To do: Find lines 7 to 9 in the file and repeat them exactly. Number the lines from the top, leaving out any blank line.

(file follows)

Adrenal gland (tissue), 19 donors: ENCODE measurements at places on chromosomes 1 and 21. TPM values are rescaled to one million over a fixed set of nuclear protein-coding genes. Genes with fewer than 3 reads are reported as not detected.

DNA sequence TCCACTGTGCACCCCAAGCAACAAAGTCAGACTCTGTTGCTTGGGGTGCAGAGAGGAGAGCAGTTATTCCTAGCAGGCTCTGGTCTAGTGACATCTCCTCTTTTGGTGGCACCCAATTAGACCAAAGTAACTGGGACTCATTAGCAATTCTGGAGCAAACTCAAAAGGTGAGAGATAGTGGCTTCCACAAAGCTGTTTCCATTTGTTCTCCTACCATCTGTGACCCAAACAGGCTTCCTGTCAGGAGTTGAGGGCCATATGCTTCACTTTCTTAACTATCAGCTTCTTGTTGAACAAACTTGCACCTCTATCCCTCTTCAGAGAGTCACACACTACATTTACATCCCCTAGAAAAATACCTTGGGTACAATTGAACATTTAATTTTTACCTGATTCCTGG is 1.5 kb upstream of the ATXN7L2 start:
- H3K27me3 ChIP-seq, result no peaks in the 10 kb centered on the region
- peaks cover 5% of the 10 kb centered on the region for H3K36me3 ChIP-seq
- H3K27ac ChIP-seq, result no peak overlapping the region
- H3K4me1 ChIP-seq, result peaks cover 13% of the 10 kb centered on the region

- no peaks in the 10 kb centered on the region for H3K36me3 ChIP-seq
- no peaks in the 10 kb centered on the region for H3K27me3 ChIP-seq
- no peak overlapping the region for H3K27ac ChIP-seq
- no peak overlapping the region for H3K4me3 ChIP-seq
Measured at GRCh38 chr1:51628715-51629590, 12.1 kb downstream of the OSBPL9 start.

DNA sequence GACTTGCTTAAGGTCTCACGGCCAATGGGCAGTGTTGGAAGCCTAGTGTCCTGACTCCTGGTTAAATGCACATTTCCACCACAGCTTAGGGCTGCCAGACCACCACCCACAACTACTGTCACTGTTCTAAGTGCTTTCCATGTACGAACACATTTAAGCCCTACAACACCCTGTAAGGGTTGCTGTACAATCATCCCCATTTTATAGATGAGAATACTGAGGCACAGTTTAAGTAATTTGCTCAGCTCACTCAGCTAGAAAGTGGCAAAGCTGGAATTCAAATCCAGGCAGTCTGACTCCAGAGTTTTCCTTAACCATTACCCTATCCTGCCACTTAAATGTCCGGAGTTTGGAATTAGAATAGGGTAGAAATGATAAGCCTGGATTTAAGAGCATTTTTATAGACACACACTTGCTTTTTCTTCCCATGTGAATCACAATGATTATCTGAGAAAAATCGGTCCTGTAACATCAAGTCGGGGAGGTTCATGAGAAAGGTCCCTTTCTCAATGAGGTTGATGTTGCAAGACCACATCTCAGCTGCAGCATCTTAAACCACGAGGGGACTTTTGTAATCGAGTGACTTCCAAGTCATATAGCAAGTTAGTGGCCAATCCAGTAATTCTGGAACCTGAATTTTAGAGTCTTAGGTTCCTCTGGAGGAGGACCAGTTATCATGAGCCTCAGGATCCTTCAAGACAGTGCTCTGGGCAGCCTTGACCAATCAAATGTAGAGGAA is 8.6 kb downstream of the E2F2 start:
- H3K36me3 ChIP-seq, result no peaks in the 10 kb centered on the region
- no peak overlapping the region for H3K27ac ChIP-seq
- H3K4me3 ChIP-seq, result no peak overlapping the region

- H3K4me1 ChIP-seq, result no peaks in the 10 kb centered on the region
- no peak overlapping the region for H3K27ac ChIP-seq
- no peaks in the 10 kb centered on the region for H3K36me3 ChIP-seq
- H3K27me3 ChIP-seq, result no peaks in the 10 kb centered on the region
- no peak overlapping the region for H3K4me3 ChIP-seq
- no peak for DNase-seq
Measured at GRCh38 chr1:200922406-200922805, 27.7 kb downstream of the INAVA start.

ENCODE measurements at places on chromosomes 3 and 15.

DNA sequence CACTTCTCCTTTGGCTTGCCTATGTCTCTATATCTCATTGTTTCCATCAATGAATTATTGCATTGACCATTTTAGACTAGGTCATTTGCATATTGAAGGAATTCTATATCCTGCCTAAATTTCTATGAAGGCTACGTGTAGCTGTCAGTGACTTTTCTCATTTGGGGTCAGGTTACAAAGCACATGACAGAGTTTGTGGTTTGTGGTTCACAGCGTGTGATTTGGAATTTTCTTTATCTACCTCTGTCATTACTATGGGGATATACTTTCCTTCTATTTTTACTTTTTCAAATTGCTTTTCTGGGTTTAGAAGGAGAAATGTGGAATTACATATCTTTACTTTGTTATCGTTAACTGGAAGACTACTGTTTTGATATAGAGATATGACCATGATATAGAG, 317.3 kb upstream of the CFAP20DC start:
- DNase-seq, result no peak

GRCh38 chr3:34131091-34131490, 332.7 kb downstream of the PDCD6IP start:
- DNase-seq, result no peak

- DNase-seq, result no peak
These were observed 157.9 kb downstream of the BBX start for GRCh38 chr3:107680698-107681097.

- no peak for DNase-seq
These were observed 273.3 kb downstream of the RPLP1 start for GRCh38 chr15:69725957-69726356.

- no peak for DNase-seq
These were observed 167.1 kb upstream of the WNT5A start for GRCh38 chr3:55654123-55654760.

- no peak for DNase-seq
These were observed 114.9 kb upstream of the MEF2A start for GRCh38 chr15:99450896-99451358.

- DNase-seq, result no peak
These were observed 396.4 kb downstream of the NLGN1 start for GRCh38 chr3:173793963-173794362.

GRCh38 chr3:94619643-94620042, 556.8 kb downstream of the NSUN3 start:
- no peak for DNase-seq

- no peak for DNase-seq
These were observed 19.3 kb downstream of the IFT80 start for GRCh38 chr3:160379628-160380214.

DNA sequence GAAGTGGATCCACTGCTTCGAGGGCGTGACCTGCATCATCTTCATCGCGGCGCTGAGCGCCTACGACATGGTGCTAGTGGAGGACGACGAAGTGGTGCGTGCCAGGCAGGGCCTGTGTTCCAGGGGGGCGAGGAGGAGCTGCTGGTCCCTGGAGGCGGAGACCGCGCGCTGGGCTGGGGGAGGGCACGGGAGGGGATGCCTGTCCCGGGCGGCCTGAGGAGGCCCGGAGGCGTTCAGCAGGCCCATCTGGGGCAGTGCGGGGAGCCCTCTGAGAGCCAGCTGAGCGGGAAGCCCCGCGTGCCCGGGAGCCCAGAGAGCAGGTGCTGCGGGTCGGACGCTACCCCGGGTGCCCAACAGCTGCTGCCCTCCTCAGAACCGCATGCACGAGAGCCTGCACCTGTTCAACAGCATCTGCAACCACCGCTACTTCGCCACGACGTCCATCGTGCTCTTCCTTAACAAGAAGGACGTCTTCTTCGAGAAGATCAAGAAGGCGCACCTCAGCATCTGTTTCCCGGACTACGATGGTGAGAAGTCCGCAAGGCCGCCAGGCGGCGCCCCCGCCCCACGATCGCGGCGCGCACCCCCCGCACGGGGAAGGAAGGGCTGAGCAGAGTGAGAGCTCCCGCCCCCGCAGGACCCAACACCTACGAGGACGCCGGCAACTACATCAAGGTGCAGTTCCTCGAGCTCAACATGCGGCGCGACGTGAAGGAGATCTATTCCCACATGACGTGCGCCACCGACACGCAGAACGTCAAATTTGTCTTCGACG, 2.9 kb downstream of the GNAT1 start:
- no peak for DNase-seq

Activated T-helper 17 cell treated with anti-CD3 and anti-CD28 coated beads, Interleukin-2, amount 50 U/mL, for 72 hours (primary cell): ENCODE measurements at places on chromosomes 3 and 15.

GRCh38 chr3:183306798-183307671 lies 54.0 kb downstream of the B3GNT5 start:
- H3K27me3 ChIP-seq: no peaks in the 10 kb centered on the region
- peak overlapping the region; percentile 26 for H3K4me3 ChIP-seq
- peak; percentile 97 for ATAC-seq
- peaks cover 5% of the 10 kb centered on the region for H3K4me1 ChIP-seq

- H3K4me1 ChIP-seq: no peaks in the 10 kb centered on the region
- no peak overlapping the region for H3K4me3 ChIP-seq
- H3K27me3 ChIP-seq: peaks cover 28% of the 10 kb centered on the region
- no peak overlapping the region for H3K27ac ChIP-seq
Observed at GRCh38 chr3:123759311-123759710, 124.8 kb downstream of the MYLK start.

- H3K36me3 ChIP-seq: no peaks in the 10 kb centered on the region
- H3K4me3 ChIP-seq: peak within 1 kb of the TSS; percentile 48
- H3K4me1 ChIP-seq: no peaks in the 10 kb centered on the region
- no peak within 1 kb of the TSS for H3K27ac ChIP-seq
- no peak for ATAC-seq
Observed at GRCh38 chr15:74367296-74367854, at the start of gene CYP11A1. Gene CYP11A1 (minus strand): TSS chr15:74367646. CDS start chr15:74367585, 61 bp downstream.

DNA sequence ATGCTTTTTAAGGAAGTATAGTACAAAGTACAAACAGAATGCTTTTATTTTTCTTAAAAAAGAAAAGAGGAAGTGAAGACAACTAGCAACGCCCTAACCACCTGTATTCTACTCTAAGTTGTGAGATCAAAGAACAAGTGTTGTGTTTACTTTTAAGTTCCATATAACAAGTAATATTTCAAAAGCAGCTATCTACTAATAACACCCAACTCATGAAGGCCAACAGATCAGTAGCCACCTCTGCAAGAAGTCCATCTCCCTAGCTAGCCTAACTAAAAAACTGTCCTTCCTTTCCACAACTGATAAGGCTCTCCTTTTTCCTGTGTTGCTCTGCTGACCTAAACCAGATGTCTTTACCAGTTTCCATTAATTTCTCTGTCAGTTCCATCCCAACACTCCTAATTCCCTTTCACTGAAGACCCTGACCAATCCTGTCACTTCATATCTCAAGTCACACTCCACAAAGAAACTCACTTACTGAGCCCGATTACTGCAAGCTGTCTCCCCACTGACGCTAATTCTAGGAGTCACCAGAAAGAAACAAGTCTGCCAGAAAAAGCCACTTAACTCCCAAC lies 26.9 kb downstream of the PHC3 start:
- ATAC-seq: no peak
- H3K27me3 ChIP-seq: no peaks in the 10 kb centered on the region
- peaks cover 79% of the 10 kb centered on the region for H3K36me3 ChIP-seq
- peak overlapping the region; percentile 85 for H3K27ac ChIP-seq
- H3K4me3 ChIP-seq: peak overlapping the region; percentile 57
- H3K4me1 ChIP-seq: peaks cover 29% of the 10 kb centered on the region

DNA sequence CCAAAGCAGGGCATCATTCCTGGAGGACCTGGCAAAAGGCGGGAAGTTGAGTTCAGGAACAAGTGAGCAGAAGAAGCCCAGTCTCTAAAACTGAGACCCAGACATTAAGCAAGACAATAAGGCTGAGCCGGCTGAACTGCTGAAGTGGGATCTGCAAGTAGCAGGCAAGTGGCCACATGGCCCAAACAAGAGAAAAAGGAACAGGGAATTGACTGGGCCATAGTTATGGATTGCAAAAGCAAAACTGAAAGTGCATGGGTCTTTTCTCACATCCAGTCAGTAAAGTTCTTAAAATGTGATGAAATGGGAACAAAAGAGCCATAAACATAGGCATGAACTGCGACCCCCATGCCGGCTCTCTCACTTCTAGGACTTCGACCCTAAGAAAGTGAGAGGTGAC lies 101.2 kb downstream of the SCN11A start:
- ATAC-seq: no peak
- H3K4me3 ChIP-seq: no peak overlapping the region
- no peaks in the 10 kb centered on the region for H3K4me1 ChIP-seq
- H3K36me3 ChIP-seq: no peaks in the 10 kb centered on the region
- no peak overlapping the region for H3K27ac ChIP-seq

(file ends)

- no peaks in the 10 kb centered on the region for H3K36me3 ChIP-seq
- no peaks in the 10 kb centered on the region for H3K27me3 ChIP-seq
- no peak overlapping the region for H3K27ac ChIP-seq